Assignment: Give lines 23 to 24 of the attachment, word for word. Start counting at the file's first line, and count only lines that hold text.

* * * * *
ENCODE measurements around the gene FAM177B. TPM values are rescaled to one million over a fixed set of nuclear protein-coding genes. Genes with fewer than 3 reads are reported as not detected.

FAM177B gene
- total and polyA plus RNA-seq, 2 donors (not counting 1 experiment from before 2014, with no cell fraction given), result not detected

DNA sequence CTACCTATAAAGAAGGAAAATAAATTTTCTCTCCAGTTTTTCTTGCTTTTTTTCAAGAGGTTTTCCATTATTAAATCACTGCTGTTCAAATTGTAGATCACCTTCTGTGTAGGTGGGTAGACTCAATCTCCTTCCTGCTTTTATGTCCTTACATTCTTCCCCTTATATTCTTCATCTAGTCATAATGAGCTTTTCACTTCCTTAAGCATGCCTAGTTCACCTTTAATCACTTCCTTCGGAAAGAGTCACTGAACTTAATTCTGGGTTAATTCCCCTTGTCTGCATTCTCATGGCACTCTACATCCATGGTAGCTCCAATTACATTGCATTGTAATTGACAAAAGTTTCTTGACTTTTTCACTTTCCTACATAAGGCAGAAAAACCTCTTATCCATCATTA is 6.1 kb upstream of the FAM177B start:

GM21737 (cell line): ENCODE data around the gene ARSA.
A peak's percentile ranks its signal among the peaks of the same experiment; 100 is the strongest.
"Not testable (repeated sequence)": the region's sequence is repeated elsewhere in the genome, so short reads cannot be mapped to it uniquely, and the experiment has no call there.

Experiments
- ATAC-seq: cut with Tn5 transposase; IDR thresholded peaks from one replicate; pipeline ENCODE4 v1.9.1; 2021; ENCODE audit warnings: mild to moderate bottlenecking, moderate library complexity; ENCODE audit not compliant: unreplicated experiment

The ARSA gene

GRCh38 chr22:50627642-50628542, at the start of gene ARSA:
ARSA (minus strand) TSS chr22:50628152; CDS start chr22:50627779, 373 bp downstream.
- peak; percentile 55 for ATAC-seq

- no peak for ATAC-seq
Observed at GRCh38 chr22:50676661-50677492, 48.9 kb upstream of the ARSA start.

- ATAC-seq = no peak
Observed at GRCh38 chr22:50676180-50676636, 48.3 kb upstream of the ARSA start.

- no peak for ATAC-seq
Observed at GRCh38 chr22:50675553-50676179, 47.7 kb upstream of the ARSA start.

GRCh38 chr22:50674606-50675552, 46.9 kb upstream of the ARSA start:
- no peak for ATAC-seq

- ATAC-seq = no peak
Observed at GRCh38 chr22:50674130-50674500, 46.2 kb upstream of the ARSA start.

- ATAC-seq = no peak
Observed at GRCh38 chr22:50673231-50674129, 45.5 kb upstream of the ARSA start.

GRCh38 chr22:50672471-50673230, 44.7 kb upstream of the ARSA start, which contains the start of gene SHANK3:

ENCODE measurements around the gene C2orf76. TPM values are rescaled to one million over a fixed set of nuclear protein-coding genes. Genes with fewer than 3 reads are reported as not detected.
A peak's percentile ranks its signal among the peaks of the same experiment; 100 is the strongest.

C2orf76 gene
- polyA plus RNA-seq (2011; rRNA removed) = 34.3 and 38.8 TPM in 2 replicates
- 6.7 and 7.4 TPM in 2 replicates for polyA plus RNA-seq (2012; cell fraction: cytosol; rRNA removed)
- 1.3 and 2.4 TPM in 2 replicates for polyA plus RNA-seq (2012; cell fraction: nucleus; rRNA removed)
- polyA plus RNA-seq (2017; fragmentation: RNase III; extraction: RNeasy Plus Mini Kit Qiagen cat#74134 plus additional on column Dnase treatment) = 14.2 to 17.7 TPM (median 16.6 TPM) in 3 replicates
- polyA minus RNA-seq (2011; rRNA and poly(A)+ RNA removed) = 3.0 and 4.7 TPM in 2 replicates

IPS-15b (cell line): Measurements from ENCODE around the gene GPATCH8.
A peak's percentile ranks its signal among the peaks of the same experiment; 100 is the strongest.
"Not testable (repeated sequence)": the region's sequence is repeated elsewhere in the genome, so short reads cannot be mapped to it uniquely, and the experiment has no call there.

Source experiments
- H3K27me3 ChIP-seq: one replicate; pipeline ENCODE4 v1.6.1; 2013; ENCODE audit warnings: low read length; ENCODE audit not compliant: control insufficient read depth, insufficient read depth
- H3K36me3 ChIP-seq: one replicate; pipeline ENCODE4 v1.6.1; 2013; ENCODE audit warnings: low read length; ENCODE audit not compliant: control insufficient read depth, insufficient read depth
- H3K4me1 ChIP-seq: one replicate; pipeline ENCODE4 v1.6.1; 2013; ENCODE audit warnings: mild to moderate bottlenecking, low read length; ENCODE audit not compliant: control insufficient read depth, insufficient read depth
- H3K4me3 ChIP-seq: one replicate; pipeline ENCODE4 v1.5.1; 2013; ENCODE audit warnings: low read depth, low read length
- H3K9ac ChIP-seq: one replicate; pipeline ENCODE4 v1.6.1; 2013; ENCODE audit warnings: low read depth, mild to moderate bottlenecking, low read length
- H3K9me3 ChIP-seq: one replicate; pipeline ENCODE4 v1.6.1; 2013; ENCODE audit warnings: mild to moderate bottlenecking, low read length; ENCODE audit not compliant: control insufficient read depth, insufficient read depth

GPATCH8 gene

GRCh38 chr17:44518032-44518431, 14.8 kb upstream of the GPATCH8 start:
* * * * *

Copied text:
Observed at GRCh38 chr22:50674130-50674500, 46.2 kb upstream of the ARSA start.

- ATAC-seq = no peak